Sign in to follow this  
Pyro Paper Planes

SNES SPC - What settings do you use when listening? (Sample Rate + Interpolation techniques)

Recommended Posts

When listening to SNES-SPC files, what settings do you prefer? If I'm not mistaken, the original SPC700 soundchip on the SNES was (usually) limited to a sample rate of 32000Hz, and utilized a gaussian interpolation technique. However, most SPC players allow you to select higher sample rates and implement different types of interpolation (None, Linear, Cubic, Gaussian). At higher sample rates, is the SPC file simply being upscaled, or is the data actually preserved? Do you prefer trying to emulate the Super Nintendo's limitations, or prefer the higher sample rates and different (if any) interpolation techniques? 

Share this post


Link to post
Share on other sites

I mostly just stick to the original 32khz rate and with filtering enabled.

What higher sample rates bring to the table is entirely dependant on the nature of the samples and how they are used in the respective soundtrack. If it contains sounds that are often played at tones above the native pitches they are stored in, then it might sound a bit brighter. I think soundtracks with lots of simplistic waveform sounds usually benefit the most from this. But a soundtrack like Super Metroid, which mostly uses instruments stored at a high pitch at 32khz and are then downsampled, will not gain anything from that.

Disabling or cutting back on interpolation is very hit and miss. I think it would generally follow the same rule of thumb I described above. Simple sounds might sound a bit sharper and crunchier with less interpolation which can arguably be a benefit. But the technical nature of a soundtrack like Super Metroid is actually just going to harm it and turn the whole thing into an aliased mess.

Share this post


Link to post
Share on other sites

The tracks are definitely brighter with Cubic Interpolation vs Gaussian Interpolation. I keep flipping back and forth between the two settings. It reminds me about the debate of whether scan lines contribute to older games; They technically provide an inferior picture, but the pixel art was often designed with the limitation in mind. While the Cubic Interpolation provides a more clarified sound, I have a feeling some of the blemishes were supposed to be hidden.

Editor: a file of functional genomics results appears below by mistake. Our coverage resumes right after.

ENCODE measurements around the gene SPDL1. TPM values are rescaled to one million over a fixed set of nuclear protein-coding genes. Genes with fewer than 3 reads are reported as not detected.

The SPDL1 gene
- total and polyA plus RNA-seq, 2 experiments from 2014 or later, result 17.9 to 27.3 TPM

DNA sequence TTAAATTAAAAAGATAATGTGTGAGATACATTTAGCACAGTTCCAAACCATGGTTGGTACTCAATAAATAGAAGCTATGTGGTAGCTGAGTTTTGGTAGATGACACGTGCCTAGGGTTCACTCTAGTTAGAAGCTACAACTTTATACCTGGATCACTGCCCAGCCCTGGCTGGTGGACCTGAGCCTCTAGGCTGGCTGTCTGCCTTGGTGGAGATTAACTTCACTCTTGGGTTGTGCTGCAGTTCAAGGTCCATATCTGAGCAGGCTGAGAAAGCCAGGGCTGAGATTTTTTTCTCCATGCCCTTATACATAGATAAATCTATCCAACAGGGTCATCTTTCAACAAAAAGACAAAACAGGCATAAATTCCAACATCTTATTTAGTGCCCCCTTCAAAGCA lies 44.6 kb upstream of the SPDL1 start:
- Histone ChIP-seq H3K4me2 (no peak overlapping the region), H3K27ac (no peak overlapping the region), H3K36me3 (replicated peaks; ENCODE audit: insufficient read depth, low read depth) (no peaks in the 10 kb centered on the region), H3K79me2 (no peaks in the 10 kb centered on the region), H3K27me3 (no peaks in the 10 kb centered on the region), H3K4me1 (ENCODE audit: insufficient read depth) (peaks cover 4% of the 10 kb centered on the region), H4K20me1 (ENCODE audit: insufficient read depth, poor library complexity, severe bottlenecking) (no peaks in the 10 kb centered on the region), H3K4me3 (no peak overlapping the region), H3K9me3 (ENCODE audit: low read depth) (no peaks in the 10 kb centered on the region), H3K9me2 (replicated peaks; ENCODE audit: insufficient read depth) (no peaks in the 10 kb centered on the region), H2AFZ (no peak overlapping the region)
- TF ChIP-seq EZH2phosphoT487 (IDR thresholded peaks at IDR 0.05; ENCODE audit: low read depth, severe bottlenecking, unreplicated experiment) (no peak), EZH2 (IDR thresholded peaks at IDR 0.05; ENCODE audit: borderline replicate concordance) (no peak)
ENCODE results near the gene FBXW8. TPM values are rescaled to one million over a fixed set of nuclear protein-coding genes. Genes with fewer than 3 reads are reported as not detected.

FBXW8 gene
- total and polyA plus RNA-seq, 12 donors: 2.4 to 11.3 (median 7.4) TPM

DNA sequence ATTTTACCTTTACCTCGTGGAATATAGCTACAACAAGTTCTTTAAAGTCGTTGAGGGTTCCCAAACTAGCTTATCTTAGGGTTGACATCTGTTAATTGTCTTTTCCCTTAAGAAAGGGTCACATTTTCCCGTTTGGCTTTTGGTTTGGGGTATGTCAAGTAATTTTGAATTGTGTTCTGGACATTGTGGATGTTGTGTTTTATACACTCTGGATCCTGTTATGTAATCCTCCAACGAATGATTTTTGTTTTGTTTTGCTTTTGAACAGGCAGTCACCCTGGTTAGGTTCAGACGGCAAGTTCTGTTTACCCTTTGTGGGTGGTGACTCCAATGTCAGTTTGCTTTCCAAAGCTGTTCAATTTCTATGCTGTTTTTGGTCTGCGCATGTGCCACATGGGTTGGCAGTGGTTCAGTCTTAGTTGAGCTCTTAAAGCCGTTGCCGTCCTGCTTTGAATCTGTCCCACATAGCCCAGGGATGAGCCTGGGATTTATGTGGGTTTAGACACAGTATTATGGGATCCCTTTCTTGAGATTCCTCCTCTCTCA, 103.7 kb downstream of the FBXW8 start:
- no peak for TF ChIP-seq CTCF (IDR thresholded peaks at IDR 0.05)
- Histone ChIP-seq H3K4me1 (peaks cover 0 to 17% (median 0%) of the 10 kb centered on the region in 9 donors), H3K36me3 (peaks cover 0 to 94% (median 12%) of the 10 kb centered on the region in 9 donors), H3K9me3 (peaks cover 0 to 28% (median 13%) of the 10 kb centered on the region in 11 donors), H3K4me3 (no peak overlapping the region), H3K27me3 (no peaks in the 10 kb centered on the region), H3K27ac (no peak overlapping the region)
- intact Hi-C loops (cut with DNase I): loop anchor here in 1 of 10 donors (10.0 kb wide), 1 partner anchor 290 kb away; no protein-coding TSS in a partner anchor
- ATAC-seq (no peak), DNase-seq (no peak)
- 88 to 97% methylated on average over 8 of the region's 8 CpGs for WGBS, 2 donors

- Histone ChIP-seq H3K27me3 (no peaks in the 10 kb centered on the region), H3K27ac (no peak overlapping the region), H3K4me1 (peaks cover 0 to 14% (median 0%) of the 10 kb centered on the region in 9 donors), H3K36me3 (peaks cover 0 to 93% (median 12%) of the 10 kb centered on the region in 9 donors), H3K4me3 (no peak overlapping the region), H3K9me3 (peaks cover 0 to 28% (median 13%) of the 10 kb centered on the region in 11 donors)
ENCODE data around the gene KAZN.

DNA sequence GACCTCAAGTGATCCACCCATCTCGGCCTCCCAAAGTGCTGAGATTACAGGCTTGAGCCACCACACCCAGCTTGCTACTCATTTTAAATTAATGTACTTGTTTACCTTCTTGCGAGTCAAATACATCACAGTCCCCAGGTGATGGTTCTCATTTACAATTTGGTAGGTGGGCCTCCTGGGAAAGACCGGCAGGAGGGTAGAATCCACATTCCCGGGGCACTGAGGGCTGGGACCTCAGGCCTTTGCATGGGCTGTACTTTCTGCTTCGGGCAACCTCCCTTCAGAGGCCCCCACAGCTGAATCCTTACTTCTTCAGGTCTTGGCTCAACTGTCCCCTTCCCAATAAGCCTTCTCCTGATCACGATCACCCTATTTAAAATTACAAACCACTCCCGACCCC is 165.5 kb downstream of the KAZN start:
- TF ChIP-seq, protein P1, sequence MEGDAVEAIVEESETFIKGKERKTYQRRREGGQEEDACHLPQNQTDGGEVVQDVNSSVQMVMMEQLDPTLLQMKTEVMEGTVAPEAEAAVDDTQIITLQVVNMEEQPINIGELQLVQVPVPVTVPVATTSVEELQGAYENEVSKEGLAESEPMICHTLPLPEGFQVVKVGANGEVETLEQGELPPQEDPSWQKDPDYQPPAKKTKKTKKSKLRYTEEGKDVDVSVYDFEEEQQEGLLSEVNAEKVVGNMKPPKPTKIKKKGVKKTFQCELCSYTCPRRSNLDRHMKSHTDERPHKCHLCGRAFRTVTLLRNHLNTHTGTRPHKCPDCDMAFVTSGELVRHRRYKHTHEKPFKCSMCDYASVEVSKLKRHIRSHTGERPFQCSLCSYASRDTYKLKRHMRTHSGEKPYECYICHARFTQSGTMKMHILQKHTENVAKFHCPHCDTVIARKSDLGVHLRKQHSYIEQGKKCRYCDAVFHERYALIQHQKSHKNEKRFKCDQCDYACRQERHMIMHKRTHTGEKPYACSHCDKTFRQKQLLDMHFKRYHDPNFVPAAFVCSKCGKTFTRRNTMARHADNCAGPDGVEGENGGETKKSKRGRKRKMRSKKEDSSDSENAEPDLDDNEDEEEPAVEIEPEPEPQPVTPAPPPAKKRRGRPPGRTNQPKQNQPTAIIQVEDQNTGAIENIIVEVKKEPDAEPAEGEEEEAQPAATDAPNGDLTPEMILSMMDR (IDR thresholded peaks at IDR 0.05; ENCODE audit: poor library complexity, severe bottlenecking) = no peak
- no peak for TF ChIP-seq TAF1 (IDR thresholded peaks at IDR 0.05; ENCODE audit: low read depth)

To go into specifics, I'm using JCOM SPC to isolate the individual channels. I'm trying to get the most authentic sound out of the tracks. So you would suggest 32000Hz with Gaussian Interpolation for something like Super Metroid? 

Share this post


Link to post
Share on other sites

Seeing as composers didn't have a choice in the matter when originally composing for the hardware, it's pretty safe to say that the interpolation is part of the artistic intent.

I think with module-based music from Amiga and PC games the interpolation condundrum becomes more up in the air. Players from that era usually lacked any sort of filtering, but it's a standard feature today. Thus modern recordings of soundtracks (Like official OST releases or YouTube uploads) in those formats often end up with some form of interpolation active, which in many cases filters off the rough edges to a serious degree. I find this kind of aggravating since it often feels apparent to me that the aliasing is an intended part of the sound and not just a byproduct. One of the biggest examples I can think of is Isotoxin from Unreal. Here is a video of it with interpolation enabled:

 

And here is a recording I made from the original module without any interpolation:

https://dl.dropboxusercontent.com/u/66640537/isotoxin.mp3

You can clearly hear just how excessively subdued the main distorted synth line becomes once you start filtering it. The aliasing adds so much brightness to it that it simply feels evident to me that this is how it was meant to sound in the mix, since you can at times barely even hear it in the full mix if all that aliasing is cut off.

Share this post


Link to post
Share on other sites

This might sound ignorant of me, but I've never really considered interpolation in a mix until now. While I've noticed the sound difference in the past, I always assumed it boiled down to a quality issue or side effect of the ripped files vs. playing off the soundchip itself.

Thanks for your advice on this lazygecko. I'm pretty sure you've helped me out in the past too.

Share this post


Link to post
Share on other sites

Join the conversation

You can post now and register later. If you have an account, sign in now to post with your account.

Guest
Reply to this topic...

×   Pasted as rich text.   Paste as plain text instead

  Only 75 emoji are allowed.

×   Your link has been automatically embedded.   Display as a link instead

×   Your previous content has been restored.   Clear editor

×   You cannot paste images directly. Upload or insert images from URL.

Sign in to follow this